Panda "Flux" (#8) — October 5, 2011

Initially called Panda 2.5, the update was later called Panda 3.0 after confirmation from Google. As per tweets from Matt Cutts, Google notified of some Panda-related flux in the coming weeks, however, with relatively lesser impacts (~2%) than previous updates. Reportedly, Panda-related flux was experienced on October 3, October 13 and November 18.

Panda 2.5 (#7) — September 28, 2011

Google authenticated about the latest Panda update iteration being live and called it Panda 2.5. The changes remained unclear as Google did not share any specifics, sticking to its default statement regarding iterating Panda algorithm to return high-quality sites into top results. According to Searchmetrics, some big brands like The Next Web, Technorati, The Today Show, Business Wire and PR Newswire were among the large-scale losers to the change.

516 Algo Updates — September 21, 2011

Google made an incredible disclosure when the Executive Chairman, Eric Schmidt, addressed Congress that Google has made 516 big and small algorithmic changes to improve the quality of search results in 2010. Surprisingly from over 13,000 precision evaluations conducted, 516 changes were ultimately rolled out and most of them were too small to be perceptible to normal users. Google stated the goal behind vigorous testing lies in implementing only the changes that benefit the users.

Pagination Elements — September 15, 2011

Google launched rel=”next” and rel=”prev” attributes to tackle pagination issues like crawl and duplication tribulations. The new elements enabled content owners to indicate relationship between components URLs of a paginated series. Moreover, Google evolved detection and clustering of components of a series with a view-all page.

Expanded Sitelinks — August 16, 2011

With the aim to make it easier and faster to get the information one needs, Google launched “expanded sitelinks” with several improvements. The new sitelinks were doubled in number (4 to 8, and further to 12) and rearranged into columns to improve readability. However, the number of sitelinks shown were not fixed and related itself more for brand queries. The “expanded sitelinks” included a title, URL and one line snippet text – similar to the organic results. The sitelink ranking was combined with regular result ranking resulting in a better organized search results page.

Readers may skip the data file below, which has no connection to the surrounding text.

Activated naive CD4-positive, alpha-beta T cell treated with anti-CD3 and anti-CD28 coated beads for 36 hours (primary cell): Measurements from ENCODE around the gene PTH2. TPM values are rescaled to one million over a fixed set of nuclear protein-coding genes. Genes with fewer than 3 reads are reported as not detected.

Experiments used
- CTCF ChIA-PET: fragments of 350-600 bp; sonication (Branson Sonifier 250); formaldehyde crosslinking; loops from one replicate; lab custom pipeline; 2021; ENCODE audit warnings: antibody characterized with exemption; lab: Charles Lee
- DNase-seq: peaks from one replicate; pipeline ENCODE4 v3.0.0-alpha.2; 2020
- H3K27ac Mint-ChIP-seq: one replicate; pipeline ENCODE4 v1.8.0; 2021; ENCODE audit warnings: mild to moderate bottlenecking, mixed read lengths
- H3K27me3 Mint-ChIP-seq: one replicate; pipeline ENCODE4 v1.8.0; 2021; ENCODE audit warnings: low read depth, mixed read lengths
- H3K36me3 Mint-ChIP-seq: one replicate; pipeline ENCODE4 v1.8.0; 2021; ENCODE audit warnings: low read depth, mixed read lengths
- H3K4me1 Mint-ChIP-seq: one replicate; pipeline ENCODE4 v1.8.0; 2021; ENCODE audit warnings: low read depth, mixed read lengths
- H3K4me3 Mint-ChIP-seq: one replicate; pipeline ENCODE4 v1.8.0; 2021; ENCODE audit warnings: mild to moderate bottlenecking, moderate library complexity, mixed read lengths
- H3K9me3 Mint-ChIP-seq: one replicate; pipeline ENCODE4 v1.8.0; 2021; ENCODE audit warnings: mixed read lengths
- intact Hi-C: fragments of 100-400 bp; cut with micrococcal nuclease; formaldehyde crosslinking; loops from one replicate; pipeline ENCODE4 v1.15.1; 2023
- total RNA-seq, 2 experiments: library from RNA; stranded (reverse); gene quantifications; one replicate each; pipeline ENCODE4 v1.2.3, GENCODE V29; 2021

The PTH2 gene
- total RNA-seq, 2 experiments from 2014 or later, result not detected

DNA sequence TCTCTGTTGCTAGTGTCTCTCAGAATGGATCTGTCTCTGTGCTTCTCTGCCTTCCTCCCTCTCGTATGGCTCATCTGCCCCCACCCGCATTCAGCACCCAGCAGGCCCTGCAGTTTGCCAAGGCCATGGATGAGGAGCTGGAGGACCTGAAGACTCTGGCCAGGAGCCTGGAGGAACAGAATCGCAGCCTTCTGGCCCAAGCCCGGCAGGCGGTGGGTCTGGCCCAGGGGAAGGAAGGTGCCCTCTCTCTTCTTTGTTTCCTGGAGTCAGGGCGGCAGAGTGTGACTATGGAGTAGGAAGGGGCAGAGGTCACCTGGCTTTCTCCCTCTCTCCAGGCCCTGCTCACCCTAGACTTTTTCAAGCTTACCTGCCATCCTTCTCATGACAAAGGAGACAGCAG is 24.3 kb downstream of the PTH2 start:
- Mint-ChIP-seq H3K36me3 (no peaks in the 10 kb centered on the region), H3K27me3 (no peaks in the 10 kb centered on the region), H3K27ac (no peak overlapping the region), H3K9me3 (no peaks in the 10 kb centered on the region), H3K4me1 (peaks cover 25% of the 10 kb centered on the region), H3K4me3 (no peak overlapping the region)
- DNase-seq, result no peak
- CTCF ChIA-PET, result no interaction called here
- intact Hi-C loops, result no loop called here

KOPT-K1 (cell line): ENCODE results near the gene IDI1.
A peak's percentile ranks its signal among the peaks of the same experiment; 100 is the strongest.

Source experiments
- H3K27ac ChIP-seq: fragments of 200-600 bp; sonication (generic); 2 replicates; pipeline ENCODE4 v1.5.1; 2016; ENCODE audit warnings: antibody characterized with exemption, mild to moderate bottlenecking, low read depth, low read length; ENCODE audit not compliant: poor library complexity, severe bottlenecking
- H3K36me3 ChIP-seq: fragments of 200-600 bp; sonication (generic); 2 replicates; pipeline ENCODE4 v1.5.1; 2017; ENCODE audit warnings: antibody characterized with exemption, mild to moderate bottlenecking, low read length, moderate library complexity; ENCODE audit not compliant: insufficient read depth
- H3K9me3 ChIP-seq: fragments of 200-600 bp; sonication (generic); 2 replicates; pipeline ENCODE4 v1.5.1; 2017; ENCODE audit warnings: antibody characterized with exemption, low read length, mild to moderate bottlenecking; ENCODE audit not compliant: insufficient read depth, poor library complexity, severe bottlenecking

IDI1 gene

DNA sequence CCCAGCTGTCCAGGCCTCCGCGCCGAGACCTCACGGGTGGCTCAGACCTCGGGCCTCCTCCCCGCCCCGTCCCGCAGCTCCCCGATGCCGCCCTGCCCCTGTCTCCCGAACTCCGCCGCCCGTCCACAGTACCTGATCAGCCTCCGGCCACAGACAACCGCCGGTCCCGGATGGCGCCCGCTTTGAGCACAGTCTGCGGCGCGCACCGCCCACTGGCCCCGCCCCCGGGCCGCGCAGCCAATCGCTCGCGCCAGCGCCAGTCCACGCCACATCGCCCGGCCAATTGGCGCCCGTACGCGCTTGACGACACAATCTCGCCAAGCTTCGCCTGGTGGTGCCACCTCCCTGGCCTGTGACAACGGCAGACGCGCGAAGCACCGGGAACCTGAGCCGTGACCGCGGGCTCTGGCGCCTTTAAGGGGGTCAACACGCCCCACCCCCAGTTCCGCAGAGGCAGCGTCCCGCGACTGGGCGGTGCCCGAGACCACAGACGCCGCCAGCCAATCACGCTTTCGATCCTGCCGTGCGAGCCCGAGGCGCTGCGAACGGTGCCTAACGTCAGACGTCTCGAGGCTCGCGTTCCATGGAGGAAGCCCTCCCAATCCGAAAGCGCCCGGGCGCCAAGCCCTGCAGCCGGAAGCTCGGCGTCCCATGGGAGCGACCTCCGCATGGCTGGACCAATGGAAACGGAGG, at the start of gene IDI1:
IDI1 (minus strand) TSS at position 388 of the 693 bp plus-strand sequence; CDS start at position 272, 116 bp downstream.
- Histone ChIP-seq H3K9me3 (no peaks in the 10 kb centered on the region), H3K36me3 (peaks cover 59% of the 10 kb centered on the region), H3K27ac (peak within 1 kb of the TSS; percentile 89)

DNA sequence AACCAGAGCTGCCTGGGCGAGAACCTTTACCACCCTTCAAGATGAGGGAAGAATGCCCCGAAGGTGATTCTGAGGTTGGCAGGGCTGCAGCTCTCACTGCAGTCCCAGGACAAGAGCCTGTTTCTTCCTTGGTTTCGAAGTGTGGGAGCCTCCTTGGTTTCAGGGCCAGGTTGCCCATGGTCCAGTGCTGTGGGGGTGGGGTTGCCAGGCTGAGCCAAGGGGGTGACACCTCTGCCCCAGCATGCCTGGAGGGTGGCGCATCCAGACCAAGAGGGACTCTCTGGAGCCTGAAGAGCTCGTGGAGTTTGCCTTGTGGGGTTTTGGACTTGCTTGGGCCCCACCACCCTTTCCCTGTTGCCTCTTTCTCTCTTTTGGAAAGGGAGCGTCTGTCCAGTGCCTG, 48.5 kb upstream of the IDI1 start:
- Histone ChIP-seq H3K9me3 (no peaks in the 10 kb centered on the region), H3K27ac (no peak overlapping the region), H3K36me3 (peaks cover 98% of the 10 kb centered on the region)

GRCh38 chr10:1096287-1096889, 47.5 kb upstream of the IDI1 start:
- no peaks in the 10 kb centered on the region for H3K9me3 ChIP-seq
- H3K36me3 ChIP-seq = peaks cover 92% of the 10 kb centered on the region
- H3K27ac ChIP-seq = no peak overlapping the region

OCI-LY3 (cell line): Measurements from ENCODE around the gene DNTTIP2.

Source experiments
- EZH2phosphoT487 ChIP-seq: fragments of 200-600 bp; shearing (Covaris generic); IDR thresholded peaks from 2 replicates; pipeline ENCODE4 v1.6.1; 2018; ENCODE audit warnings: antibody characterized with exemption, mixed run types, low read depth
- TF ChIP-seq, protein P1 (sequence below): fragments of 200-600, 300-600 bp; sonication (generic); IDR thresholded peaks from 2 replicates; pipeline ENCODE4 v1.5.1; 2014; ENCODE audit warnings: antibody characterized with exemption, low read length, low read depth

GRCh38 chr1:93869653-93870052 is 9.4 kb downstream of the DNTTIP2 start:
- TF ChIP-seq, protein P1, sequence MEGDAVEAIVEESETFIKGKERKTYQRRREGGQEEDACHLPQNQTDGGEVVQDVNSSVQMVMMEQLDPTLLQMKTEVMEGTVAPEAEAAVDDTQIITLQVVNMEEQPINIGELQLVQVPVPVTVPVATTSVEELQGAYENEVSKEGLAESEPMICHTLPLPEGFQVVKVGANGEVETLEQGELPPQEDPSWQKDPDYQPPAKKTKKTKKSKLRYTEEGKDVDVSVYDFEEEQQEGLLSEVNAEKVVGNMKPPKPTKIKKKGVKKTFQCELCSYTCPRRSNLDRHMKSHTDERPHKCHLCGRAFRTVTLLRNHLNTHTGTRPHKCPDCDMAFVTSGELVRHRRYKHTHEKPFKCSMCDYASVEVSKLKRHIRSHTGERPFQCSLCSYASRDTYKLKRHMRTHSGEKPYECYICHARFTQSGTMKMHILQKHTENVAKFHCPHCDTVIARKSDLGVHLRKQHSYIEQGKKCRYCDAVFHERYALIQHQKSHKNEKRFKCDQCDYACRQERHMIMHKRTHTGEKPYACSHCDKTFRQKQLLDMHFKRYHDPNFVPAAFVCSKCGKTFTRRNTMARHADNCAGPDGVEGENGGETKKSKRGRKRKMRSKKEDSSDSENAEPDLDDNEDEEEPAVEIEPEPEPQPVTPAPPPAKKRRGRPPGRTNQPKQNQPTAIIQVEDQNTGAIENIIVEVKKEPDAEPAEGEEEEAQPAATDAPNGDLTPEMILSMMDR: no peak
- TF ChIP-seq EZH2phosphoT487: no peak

Panda 2.4 (#6) — August 12, 2011

Google announced yet another Panda ranking change by rolling out algorithmic search improvements globally for all available languages, except Chinese, Japanese and Korean. Previously, Google rolled out update that only impacted English language indices around the world. According to statistics from Google, this change impacted 6-9% of queries against 12% of queries at the time of the original US English launch. The users worldwide gave positive responses to the change in regard of improved search quality.

Panda 2.3 (#5) — July 23, 2011

Google continued to iterate on Panda filter aiming to provide more relevant high-quality sites to users against each search query. Being a minor algorithmic update, the new update was referred as Panda 2.3.The specifics of were unclear however Google conveyed integration of new factors that would help discriminate higher and lower value sites better.

Google+ — June 28, 2011

In order to vie against the rising popularity of Facebook, the search giant launched its most aggressive social product yet - Google+. Being tightly integrated into other Google products like Gmail, Google+ made a grand start off accumulating over 10 million user profiles in just two weeks. The new social management structure revolved around circles which allowed users share significant content within organized groups. Later, the Google’s +1 button was also integrated with Google+, allowing users to show appreciation to created or shared content.

Panda 2.2 (#4) — June 21, 2011

Google confirmed a further update to Panda 1.0 filter greeting it officially as Panda version 2.2. While a lot of sites regained traffic, many were hit for the first time after the release of Panda 2.2 update. The new update was centered at improving scraper detection and penalizing sites that re-publish content ending up having a higher rank than the original source of content. Panda updates reminded people of early “Google Dance” updates as Panda was updated on a regular basis, as opposed to in real time.

Schema.org — June 2, 2011